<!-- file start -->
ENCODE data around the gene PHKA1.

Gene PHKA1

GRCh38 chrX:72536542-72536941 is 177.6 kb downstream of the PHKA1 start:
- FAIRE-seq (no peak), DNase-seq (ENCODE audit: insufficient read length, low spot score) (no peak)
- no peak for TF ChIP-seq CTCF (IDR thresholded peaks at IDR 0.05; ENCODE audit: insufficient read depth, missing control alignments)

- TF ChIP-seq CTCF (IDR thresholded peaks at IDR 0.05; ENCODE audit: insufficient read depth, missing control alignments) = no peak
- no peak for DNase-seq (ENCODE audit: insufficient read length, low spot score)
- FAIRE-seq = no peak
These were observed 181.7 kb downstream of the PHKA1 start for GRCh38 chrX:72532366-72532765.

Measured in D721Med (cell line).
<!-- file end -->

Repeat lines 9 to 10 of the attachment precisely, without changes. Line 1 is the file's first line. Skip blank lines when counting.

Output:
These were observed 181.7 kb downstream of the PHKA1 start for GRCh38 chrX:72532366-72532765.

Measured in D721Med (cell line).